Although some drizzle has been predicted, once again the weather was kind to us and enabled the eight members who had signed up for this visit to thoroughly enjoy their afternoon visit to Hidden Valley Gardens in Treesmill near Lostwithiel.  Amazingly,  although this is one of our closest gardens,  only two members had ever visited.  Maybe it is due to the fact that you have to drive down a long narrow country lane to get to this hidden gem.  The good news is that once you have made your first visit, you get a free pass enabling you to visit as many times ad you want for the rest of the year.  This is definitely a "garden for all seasons" worth visiting any time of the year.  During our guided visit, the areas which were at their best included:  the Hot Border, the Agapanthus Border, the two rows containing a collection of dahlias and another with a collection of crocosmia as well as the four square beds with mainly herbaceous plantings in yellow, lavender, blue and white. 

We also admired the new wildflower "circles" originally inspired by the planting in the Olympic Park.

During our visits, we are equally interested in the owners' story.  Tricia and Peter moved to their hidden garden in November 1999.  They moved from a cold dry garden near York and brought over one thousand plants plus the small greenhouse and the solar shed - it all took more space in the removal van than the furniture!  Their initial years were spent creating the design, moving soil, putting in drainage and trying to eradicate pernicious weeds and bramble.  They also needed to add visitor facilities appropriate for opening the garden, as well as installing a watering system and work area with a large greenhouse.  The result of Tricia and Peter's hard work is truly stunning:  an informal cottage garden with lots of herbaceous perennials and self-seeding annuals.  They grow flowers for pollinating insects and encourage wildlife.  The pond and grass area are also important part of their wildlife objectives.  There are also fruit trees as well as raspberries and blackcurrants (PYO).

The Garden has started to win awards, deservedly so.  In 2014, it was one of three runners-up to Heligan as the "Cornwall Today" "Best Garden" in Cornwall. More photos taken during our visit may be viewed on our flickr page.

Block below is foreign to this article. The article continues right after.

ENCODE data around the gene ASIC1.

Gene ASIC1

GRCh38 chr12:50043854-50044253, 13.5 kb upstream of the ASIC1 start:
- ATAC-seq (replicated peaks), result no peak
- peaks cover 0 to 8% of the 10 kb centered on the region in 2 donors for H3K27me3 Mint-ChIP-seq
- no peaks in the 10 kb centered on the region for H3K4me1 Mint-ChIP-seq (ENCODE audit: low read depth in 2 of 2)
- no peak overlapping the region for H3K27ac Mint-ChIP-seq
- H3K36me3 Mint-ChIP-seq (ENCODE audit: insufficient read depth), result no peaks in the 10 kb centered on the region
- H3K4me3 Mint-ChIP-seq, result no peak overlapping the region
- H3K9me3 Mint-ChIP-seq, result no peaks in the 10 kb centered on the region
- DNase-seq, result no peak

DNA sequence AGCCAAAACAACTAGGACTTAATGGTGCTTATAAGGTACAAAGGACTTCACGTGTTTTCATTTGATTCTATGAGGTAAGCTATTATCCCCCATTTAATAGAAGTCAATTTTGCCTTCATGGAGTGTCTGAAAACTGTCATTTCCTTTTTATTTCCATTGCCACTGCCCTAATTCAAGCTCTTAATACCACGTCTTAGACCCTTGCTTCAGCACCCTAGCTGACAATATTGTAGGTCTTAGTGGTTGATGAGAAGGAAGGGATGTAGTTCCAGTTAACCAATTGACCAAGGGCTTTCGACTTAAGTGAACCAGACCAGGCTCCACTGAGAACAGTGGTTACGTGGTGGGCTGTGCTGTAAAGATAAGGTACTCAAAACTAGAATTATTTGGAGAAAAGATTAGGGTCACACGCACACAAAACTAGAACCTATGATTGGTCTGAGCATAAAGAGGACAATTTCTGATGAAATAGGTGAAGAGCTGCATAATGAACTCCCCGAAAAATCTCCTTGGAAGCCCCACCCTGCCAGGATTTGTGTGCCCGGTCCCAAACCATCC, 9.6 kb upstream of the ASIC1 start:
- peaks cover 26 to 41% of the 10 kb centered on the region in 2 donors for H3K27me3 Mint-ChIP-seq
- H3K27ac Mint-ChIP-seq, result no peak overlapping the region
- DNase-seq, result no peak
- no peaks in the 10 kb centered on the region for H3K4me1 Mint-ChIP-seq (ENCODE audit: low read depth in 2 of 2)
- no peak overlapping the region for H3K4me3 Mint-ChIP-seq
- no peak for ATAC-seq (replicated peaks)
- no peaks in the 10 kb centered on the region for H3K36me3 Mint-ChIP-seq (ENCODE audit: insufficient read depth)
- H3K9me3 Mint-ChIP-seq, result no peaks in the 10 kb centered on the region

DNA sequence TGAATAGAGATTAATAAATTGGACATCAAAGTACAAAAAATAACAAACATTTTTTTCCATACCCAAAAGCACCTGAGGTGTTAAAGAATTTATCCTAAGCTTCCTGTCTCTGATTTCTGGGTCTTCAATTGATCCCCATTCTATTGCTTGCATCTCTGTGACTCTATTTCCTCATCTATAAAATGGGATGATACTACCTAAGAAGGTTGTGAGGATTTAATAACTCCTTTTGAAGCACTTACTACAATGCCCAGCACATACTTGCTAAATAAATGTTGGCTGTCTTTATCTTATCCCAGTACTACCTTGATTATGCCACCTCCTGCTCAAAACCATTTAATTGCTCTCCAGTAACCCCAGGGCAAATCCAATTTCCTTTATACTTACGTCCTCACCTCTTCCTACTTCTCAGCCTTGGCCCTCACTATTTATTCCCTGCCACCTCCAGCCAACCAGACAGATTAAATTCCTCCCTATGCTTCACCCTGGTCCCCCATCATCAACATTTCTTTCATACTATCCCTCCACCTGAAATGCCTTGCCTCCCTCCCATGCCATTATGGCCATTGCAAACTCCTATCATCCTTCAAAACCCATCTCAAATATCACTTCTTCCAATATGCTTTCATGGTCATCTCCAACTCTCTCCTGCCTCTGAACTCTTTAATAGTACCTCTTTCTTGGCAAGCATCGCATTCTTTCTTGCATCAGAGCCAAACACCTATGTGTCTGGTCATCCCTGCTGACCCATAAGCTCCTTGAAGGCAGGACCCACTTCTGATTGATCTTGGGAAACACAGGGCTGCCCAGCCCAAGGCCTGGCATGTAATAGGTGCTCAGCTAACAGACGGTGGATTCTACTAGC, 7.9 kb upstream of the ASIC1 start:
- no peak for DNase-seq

We finished our visit with tea/coffee and cake - the lemon fairy cakes were yummy!

 https://c2.staticflickr.com/8/7575/28768784575_cc374574e8_b.jpg

(Click on image above for larger view)


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UPDATE 10/06/2016


Report on the Garden Visit to Lethytep of 10th June 2016

To cancel or not to cancel in the light of the weather forecast was very much the question on my mind right until we met in the Lostwithiel Community car park. I am so glad that, ever the optimist, I decided to go ahead as the group of 13 U3A members (including four from the Photography Group) who made this visit spent a fantastic afternoon at Lethytep, a stunning wildlife haven right on our doorstep, yet unknown to many in the group. It was my fourth visit and I never tire of it. And, yes, the weather was kind to us! I must say from the outset that the report which follows will not do credit to Lethytep, as I will find it difficult to translate into words the beauty of the natural word that we witnessed.

Philip Hambly, the owner, took for a two-hour tour of the 52 acre property which since retirement, he and his wife Faith, have transformed into habitats for wildlife. Our tour took us through his neighbour’s tree plantation (over 8,000 trees), two of the wildflower meadows, an ancient woodland, a riverside walk along the Trebant Waters (the river which flows into Penpol Creek) and three ponds. We could not believe our eyes as we went down into the woods today and we saw a group of teddies having, you have guessed it, a picnic!

Philip and Faith have been recording the flora and fauna for several years and they informed us that to-date their records show 24 butterfly species, 101 bird species and over 100 species of plants. One of the most spectacular sights during the tour were the thousands of Southern Marsh Orchids which flower in the meadows from late May to early June.

After walking around the large ponds bordered by yellow irises and ragged robin and having admired the different variety of water lilies that grow in them, we signed the visitors’ book in the summer house and admired Philip’s talent as a photographer. His photos taken across the seasons of the wildlife that inhabit Lethytep were stunning.

We did see some fauna including a grebe feeding her chicks on one of the ponds and …a wallaby…which had escaped, we all presumed, from the Porfell Wildlife Park - the first time it had ever happened! Was this the latest recruit to the U3A Garden Visit Group? He hopped away before he could be challenged to show his membership card….

At the end of the tour, we were treated to a very generous and scrumptious afternoon tea. The money raised by our visit will go to Philip’s and Faith’s chosen cancer charities.

Thank you Philip and Faith for your time, generosity and inspiration!

(Click here to see larger version of group Picture)